By Miriam Raftery, East County Magazine
October 7, 2021 (Proctor Valley) – A San Diego Superior Court judge today ordered the County of San Diego to vacate its 2019 approval of portions of the Otay Ranch Village 14 and Planning Areas 16/19 in Proctor Valley south of Jamul near Chula Vista, due to the danger of wildfires in an area that has already had many severe fires.
Judge Richard S. Whitney found that the County’s environmental impact report failed to assess the increase wildfire risk, nor offer any mitigation to reduce those increased risks if the controversial master-planned community were built.
California Attorney General Rob Bonta intervened on behalf of the people of California to support a lawsuit filed by environmental groups challenging the project. Bonta praised the decision, stating, “Today’s ruling by the Superior Court affirms a critical fact: Local governments have a responsibility to address wildfire risks associated with development projects at the front end. Doing so will save dollars—and lives—down the line.”
According to Bonta, 68 fires have been recorded within five miles of the project site, including the 2007 Harris Fire (photo, right), which scorched 90,440 acres including the project site.
The lawsuit states that Proctor Valley has burned at least 17 times in the past 100 years and notes, “Proctor Valley is designated as a very high-fire hazard severity zone by the California Department of Forestry and Fire Protection and the California Public Utilities Commission – the highest fire risk level in California.”
“The threat of fire is real,” said Supervisor Dianne Jacob when she voted against the project in July 2019, along with Supervisor Nathan Fletcher.
The lawsuits were filed by the Center for Biological Diversity, Preserve Wild Santee, California Chaparral Institute, Endangered Habitats League, California Native Plant Society, and Sierra Club, as ECM reported.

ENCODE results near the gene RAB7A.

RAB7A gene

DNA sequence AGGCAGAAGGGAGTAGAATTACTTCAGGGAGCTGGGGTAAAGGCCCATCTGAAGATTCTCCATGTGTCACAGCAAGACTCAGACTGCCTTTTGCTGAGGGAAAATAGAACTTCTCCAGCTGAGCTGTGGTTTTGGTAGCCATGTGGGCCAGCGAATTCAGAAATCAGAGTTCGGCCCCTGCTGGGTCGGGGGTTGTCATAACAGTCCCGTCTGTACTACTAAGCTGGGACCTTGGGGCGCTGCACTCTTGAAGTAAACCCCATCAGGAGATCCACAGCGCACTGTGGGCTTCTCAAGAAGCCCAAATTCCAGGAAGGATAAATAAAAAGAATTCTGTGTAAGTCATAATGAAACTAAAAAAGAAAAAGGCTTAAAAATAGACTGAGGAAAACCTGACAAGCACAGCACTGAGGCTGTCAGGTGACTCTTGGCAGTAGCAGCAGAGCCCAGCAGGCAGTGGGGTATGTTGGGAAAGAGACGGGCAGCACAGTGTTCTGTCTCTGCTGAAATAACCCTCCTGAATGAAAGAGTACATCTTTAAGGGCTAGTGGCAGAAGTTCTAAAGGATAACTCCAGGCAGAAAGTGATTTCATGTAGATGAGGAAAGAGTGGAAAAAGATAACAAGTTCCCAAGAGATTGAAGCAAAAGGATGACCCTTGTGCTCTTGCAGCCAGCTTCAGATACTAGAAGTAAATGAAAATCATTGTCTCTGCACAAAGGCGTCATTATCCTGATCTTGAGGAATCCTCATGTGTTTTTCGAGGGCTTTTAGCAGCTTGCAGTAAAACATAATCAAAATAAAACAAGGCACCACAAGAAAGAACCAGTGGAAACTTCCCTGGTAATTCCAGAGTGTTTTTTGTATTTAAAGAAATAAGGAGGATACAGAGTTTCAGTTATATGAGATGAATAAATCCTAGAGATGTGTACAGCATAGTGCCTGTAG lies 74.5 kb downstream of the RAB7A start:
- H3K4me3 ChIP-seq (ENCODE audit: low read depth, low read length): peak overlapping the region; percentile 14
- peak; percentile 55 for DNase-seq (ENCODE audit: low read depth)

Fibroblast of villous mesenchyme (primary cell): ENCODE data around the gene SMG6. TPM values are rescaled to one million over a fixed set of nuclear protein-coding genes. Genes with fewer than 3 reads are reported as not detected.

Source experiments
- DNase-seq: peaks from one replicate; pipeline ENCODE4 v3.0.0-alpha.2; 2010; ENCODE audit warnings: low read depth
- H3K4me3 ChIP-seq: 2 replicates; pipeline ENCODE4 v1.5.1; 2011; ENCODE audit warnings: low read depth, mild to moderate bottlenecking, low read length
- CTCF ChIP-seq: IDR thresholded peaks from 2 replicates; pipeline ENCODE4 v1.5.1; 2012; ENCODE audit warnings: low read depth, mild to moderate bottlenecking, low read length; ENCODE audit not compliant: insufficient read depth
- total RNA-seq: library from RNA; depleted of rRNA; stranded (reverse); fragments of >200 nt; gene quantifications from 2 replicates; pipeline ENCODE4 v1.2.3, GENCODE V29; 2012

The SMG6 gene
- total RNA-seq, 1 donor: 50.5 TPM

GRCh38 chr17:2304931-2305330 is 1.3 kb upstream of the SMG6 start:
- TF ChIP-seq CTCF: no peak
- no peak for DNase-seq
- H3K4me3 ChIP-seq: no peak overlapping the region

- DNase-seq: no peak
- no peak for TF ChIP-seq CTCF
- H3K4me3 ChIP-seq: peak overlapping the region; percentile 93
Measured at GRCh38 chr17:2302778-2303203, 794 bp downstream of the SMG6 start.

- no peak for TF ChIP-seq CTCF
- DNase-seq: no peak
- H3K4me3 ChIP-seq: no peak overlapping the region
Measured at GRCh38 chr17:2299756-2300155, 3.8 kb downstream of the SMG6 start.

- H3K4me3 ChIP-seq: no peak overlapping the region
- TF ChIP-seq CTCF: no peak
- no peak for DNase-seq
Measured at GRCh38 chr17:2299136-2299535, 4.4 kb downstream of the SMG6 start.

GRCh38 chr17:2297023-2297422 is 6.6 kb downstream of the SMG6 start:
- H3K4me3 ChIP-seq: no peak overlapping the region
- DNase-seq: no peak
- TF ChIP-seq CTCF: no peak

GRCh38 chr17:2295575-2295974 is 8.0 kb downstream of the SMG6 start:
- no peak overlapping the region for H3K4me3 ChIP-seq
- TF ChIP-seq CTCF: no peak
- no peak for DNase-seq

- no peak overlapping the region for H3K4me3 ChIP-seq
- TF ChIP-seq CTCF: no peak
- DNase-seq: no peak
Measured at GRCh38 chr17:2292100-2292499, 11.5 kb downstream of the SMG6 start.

If built, the 1,284 acre project would include 1,119 single-family homes and a mixed-use site with 10,000 square feet of commercial space, as well as a fire station, parks, trails and more.
Despite fire concerns raised by many residents who voiced alarm over the prospect of thousands more people trying to evacuate along State Route 94, which is already often clogged due to traffic from a new border crossing, casino and high school, Supervisors inexplicably eliminated a planned second exit road from the proposed development. So State Route 94 would be the only way out during a major wildfire – a crisis waiting to happen.
Judge Whitney’s decision has made national news, reported by Associated Press and major media outlets across the U.S. According to the Washington Post, blocking of the Otay Ranch Village project, along with a similar recent challenge in Northern California, are the first known times in the nation where a state has intervened to argue that its interests in preventing wildfires overrides a county’s interest in building more housing.
Advocates for the project had argued that it was needed to meet the housing shortage statewide and regionally. But Bonta successfully argued that the need to protect Californians from wildfires outweighs even the need for more housing.
“California is on track for yet another record-breaking, climate-fueled wildfire season,’ Attorney General Bonta stated after today’s court victory. “As these mega-disasters become the norm, it is more critical than ever that we build responsibly. We can’t keep making the same mistakes. The land use decisions we make now will have consequences for years and decades to come.”